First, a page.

Duplicacy File Backup solution

Martin Brinkmann
Aug 4, 2016
Updated • Oct 4, 2016

Duplicacy is a file backup solution for Windows and Mac devices that supports local and remote backup storage locations among other things.

System backups are great, but they are often not well suited for taking into account files that are modified multiple times in between backup periods.

If you create new backups once a day or week, modifications to files that change more often are not taken into account. The same is true for files that are newly created in directories.

That's where file level backups come into play. They may run more frequently than system backups because they target only specific folders or files, and not the whole system. This results in more frequent backups to take changes into account.

Update: Duplicacy is no longer free. A personal license is available for $1 per month, commercial licenses for $3 per user.


Duplicacy is a free for personal use open-source file backup solution for Windows and Mac. The program installs quickly and displays the backup setup screen on start which you use to configure backup jobs.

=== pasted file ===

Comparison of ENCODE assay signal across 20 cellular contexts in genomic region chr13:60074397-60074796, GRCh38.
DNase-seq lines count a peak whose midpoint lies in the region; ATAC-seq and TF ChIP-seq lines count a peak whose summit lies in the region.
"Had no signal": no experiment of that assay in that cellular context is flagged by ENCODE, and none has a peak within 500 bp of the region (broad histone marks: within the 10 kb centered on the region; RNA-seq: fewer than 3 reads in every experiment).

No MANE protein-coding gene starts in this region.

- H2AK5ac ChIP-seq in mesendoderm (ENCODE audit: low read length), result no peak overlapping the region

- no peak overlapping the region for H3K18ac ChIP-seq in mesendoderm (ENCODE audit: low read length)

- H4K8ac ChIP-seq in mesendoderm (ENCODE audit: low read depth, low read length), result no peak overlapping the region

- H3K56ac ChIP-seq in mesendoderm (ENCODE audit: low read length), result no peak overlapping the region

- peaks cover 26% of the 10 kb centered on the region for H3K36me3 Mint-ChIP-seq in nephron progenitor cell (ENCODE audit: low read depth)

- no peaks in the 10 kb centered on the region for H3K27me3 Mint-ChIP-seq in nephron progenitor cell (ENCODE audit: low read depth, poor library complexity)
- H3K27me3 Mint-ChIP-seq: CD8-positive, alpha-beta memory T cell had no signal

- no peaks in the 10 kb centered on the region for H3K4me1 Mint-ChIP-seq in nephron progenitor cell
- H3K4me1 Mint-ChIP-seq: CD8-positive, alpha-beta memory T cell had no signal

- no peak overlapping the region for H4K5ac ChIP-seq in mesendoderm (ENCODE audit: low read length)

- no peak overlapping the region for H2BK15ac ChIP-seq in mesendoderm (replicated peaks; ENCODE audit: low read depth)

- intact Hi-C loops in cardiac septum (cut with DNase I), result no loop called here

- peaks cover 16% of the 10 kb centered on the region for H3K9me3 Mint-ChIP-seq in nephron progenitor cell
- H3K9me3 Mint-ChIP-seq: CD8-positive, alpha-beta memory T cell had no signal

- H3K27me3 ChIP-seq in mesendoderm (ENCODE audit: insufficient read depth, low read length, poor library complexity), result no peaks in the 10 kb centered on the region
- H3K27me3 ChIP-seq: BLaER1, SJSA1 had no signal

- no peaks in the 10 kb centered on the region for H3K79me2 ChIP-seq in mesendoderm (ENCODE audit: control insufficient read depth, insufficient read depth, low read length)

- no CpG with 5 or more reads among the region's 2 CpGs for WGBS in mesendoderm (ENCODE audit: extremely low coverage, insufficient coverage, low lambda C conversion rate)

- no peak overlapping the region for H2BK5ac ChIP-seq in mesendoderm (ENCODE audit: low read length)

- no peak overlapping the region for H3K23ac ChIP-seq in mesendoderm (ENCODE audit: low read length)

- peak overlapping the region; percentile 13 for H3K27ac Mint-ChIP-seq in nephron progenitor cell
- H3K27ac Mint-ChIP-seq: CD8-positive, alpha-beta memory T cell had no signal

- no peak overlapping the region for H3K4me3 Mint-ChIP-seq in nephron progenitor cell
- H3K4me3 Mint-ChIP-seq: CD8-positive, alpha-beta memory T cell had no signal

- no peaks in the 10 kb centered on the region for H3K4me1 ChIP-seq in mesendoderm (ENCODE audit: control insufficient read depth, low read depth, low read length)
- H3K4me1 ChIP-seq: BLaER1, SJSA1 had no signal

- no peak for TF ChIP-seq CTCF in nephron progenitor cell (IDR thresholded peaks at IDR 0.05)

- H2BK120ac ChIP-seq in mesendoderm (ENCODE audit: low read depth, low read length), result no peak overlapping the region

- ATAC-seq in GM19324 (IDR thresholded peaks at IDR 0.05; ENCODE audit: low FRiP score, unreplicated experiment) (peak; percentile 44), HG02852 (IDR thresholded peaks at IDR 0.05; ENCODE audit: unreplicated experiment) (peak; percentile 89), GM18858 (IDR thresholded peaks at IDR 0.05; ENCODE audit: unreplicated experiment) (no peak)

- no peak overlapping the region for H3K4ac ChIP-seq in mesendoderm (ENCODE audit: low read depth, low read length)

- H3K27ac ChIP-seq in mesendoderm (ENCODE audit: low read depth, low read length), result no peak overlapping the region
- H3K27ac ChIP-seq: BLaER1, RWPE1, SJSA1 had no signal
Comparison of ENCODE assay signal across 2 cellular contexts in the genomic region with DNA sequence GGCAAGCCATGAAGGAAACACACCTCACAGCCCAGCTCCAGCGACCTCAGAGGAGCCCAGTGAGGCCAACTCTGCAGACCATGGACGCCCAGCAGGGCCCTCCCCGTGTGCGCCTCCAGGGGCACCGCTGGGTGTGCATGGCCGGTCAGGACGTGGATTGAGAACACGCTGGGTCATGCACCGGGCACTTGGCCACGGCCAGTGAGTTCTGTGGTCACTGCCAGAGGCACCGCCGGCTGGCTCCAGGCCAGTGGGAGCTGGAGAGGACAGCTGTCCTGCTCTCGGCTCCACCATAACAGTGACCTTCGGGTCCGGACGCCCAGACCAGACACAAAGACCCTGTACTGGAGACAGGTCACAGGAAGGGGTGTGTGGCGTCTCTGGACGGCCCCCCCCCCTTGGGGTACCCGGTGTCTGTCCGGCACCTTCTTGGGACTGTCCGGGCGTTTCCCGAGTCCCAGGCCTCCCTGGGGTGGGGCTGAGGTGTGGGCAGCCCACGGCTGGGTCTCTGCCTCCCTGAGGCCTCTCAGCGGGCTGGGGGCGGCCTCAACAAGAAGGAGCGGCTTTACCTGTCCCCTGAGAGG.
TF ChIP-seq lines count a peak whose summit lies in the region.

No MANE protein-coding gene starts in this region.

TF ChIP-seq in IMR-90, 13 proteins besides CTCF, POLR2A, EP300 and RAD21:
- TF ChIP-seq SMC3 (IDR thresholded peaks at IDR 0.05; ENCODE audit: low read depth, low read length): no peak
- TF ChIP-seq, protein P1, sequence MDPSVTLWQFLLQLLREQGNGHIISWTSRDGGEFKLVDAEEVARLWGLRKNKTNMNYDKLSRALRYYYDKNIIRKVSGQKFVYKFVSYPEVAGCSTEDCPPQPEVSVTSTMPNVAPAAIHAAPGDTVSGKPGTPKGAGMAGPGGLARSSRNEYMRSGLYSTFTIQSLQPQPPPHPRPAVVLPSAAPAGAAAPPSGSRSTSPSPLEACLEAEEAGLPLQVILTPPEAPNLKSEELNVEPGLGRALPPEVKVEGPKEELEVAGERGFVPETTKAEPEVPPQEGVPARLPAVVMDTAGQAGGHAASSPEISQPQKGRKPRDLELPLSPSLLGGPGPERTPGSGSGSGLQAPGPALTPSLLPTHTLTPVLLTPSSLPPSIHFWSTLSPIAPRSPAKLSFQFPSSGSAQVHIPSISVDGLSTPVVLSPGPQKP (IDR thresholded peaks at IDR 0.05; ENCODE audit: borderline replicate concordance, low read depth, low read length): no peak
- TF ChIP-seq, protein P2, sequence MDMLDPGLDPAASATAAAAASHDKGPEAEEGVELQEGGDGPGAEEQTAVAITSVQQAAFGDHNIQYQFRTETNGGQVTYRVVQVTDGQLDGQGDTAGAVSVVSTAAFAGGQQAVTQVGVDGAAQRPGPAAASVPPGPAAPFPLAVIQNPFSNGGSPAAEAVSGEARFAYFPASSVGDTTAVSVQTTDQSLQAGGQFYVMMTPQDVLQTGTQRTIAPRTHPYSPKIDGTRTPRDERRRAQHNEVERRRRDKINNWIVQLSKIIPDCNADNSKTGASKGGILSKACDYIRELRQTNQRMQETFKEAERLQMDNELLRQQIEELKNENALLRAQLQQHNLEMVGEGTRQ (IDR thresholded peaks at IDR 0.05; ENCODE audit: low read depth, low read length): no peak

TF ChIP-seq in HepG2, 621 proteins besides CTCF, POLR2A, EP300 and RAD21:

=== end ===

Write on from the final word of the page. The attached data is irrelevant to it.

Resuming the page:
This involves selecting a root folder on the local hard drive that you want to back up (called repository). Then you select the target directory for the backup (storage), which can either be local, network or cloud-based.

Duplicacy supports SFTP, Dropbox, Microsoft Azure, Google Cloud Storage, Amazon S3 and Backblaze B2 as options besides local disk.

Backups runs hourly by default on all days. You may change the frequency and the days you want backup jobs to run, for instance every 30 minutes on weekdays, or every six hours on Monday and Friday.

Snapshot pruning is enabled by default. The program deletes snapshots that are older than 180 days by default, but you may set a different time period or even disable pruning completely.

Backups may be encrypted with a password. This encrypts not only file contents but also file paths, sizes and other information.

The program uses incremental backups to keep the required storage requirements for the backup jobs as low as possible. It supports deduplication to further that goal.

Restore is built right into the GUI, but also supported using the command line.